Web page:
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Rescue, Spay & Neuter, Provide Sanctuary!


Our Colony

From Young Adults to Senior Citizens....

What You Should Know

Feed Your Colony!

Food is the biggest driver in maintaining a healthy colony.  Make sure there are multiple feeding stations, we have found that averaging 10-15 cats per station is a great average. 

Parasite Control

Keep the fleas and ticks off your herd members.  It's pretty easy in this day and age to apply topical flea/tick prevention.  You also have the choice of mixing the flea and tick prevention into their soft food with the advent of products like Comfortis.

Roaming Room

If you have any outdoor colony, ensure their food, their health, and their ability to be safe while roaming.  Many people have the wrong idea that cat's are lazy.  While cats do spend an inordinate amount of time sleeping, when they are awake, they are moving.  They need a place to wander, play, hunt, or just hang out, safely.  Away from roads, other residences, and other animals, domestic and otherwise.

Happy Tails

Saving Feline Lives and Taxpayer Money

City of Chico - May 2013

A Shelter Director's Evolution

Erie County SPCA - August 2012

Disneyland Finds Balance

LA Times - May 2013

We have a wide variety of herd mates in our colony

Managing a herd this size takes dedication, every day, every week, every month, all year

Cat Haven Ranch - Relaxing By The Fire PitOne of the most common questions we get asked, "How many cats do you guys have?".  While we don't try to be evasive, it may sound like that.  With a free roaming sanctuary, we really could not say absolutely, we have X number of cats.  We probably have less than one hundred, and more than 50.  We do keep track of Our Regulars, which you can see in our Photo Gallery.

Managing a herd this size requires us to be constantly vigilant with multiple aspects of the colony.  Our dedicated volunteers - that live on site at the sanctuary - are available to respond to problems, issues, needs, or emergencies usually as soon as they happen.

In order to ensure that we keep a safe, happy, and healthy herd, we do these things everyday - off our checklist:

  • 15 minute herd walk in the morning, checking the Meow Motel, Kitten Cabin, and open spaces in between
  • Morning feeders check - before our volunteers go to their day jobs, they see if food is needed
  • 30 minute herd walk in the afternoon, checking the Meow Motel, Kitten Cabin, and open spaces in between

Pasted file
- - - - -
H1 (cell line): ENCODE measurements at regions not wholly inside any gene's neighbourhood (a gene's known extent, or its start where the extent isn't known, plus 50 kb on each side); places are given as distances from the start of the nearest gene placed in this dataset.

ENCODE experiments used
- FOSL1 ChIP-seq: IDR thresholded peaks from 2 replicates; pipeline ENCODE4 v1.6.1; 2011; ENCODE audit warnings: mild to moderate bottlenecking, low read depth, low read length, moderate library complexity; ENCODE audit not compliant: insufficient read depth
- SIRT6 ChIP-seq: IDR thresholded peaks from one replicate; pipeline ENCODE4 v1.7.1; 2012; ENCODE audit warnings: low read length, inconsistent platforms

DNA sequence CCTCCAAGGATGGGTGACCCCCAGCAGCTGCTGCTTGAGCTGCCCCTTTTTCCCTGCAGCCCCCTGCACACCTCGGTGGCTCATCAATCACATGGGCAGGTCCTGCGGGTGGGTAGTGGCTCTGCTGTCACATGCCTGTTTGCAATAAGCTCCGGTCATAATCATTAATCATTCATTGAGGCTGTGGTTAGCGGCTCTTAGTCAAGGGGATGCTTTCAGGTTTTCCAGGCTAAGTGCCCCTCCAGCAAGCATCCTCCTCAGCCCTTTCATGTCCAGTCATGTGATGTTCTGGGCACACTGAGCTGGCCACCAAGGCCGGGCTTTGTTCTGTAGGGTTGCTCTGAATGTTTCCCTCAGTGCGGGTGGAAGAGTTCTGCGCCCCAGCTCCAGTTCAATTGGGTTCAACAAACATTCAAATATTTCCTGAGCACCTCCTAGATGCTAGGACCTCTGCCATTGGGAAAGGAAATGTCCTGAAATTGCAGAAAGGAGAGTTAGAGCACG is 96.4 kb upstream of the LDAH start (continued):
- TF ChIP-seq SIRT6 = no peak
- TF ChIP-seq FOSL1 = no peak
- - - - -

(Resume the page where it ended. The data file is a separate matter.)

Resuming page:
• Afternoon soft food feeding - check calendar for medications (Comfortis, Revolution, Advantage)
  • Afternoon feeders check - evening feeders check, to see if food is needed
  • 15 minute sundown walk, around the house, checking the valley cat hangouts
  • Turn in treats - lights out treat time, ensuring that Our Regulars are called to the porch away from the valley

Cat Haven Ranch - Treat Time!As you can see, with a free roaming colony, the only real way to manage it is through hands on efforts.  We need to "see" our herd mates every day, to check and see if they are healthy, is someone limping that wasn't yesterday, etc...

This also gives us the chance to medicate the herd.  An example of this would be the typical summer/fall Upper Respiratory Infection (URI).  Once one member of the herd catches a cold, it will flash through the colony relatively quickly.  As soon as we see the runny nose, and goopy eyes, we break out the L-Lysine.  There is not much you can do for a virus, other than support their immune systems.  We get the 500mg pills from the local grocery store, grind them up with a mortar/pestle, and add them to the soft food.

Cat Haven Ranch - Do We Have Fights?How do we handle all these cats, don't they fight?  We manage our location just as much as we manage our herd.  They kind of go hand in hand.

When we introduce a new cat to the existing colony, we monitor their integration for the first few days.  They stay in the Meow Motel, and adjoining barn open space.  This is where we typically see how they are going to integrate into the herd.  In the rare cases where we do actually get a feral cat, we introduce them very quickly to the "rocks".  Using doors and gates, we show them where the feeding station is, and where we feed soft food at.  We don't try and introduce these guys to Our Regulars, we just let them choose their own way.

Most of the cats that we get, that are not truly feral, are just scared.  We introduce them to the feeding stations in the Meow Motel, on "The Veranda", and the Kitten Cabin.  Here they can spread out, eat by themselves, and watch other herd members come and go.  This has proven to be the best way to integrate a new herd member, low and slow. 

We make sure that the cats always have a location they can go to where they feel safe.  We have positioned our outdoor houses in "neighborhoods", and sometimes, in isolation, away from other houses.  Offering your free roaming cats choices in their location is just as important as feeding them.  They have to feel like they have choices, and they are not being forced into anything.  Whether it be where they eat, where they sleep, and who approaches them, the cats need to be the ones that decide the interaction.